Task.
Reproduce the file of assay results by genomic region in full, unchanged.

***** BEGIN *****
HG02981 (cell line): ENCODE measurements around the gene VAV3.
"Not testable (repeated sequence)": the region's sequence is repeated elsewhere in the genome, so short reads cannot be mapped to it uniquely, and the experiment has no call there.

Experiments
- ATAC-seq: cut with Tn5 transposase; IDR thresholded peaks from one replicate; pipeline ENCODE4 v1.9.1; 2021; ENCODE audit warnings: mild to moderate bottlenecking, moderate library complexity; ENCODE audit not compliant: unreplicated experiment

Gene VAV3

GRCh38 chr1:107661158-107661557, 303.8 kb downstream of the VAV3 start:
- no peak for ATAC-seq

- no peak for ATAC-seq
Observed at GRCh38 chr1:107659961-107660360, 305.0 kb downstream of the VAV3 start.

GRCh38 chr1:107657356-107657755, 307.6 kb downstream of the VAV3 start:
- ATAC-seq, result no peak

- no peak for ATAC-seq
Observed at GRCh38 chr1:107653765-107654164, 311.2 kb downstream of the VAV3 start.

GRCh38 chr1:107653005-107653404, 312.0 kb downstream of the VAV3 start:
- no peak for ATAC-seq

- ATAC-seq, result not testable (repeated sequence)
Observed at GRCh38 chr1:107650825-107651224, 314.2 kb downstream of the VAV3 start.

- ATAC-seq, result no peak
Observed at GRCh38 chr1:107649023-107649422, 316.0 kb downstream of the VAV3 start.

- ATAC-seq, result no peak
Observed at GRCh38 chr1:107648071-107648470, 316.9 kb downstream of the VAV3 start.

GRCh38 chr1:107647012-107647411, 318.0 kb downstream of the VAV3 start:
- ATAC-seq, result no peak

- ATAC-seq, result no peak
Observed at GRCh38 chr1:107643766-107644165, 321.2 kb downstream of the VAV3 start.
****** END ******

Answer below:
HG02981 (cell line): ENCODE measurements around the gene VAV3.
"Not testable (repeated sequence)": the region's sequence is repeated elsewhere in the genome, so short reads cannot be mapped to it uniquely, and the experiment has no call there.

Experiments
- ATAC-seq: cut with Tn5 transposase; IDR thresholded peaks from one replicate; pipeline ENCODE4 v1.9.1; 2021; ENCODE audit warnings: mild to moderate bottlenecking, moderate library complexity; ENCODE audit not compliant: unreplicated experiment

Gene VAV3

GRCh38 chr1:107661158-107661557, 303.8 kb downstream of the VAV3 start:
- no peak for ATAC-seq

- no peak for ATAC-seq
Observed at GRCh38 chr1:107659961-107660360, 305.0 kb downstream of the VAV3 start.

GRCh38 chr1:107657356-107657755, 307.6 kb downstream of the VAV3 start:
- ATAC-seq, result no peak

- no peak for ATAC-seq
Observed at GRCh38 chr1:107653765-107654164, 311.2 kb downstream of the VAV3 start.

GRCh38 chr1:107653005-107653404, 312.0 kb downstream of the VAV3 start:
- no peak for ATAC-seq

- ATAC-seq, result not testable (repeated sequence)
Observed at GRCh38 chr1:107650825-107651224, 314.2 kb downstream of the VAV3 start.

- ATAC-seq, result no peak
Observed at GRCh38 chr1:107649023-107649422, 316.0 kb downstream of the VAV3 start.

- ATAC-seq, result no peak
Observed at GRCh38 chr1:107648071-107648470, 316.9 kb downstream of the VAV3 start.

GRCh38 chr1:107647012-107647411, 318.0 kb downstream of the VAV3 start:
- ATAC-seq, result no peak

- ATAC-seq, result no peak
Observed at GRCh38 chr1:107643766-107644165, 321.2 kb downstream of the VAV3 start.